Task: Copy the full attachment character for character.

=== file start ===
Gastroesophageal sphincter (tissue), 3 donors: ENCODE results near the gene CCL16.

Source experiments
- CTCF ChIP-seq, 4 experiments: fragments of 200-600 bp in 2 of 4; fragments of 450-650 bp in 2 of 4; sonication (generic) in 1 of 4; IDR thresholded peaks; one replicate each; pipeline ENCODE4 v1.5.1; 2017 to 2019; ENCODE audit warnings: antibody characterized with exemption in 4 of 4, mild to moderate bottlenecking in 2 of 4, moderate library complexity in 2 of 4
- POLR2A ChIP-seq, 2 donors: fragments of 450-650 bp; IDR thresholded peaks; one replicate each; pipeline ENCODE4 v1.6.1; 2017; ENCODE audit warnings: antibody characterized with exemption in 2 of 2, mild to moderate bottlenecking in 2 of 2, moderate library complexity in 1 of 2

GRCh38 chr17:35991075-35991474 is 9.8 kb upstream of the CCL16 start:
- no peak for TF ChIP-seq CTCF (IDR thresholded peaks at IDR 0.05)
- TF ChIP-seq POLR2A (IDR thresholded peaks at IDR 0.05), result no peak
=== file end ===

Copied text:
Gastroesophageal sphincter (tissue), 3 donors: ENCODE results near the gene CCL16.

Source experiments
- CTCF ChIP-seq, 4 experiments: fragments of 200-600 bp in 2 of 4; fragments of 450-650 bp in 2 of 4; sonication (generic) in 1 of 4; IDR thresholded peaks; one replicate each; pipeline ENCODE4 v1.5.1; 2017 to 2019; ENCODE audit warnings: antibody characterized with exemption in 4 of 4, mild to moderate bottlenecking in 2 of 4, moderate library complexity in 2 of 4
- POLR2A ChIP-seq, 2 donors: fragments of 450-650 bp; IDR thresholded peaks; one replicate each; pipeline ENCODE4 v1.6.1; 2017; ENCODE audit warnings: antibody characterized with exemption in 2 of 2, mild to moderate bottlenecking in 2 of 2, moderate library complexity in 1 of 2

GRCh38 chr17:35991075-35991474 is 9.8 kb upstream of the CCL16 start:
- no peak for TF ChIP-seq CTCF (IDR thresholded peaks at IDR 0.05)
- TF ChIP-seq POLR2A (IDR thresholded peaks at IDR 0.05), result no peak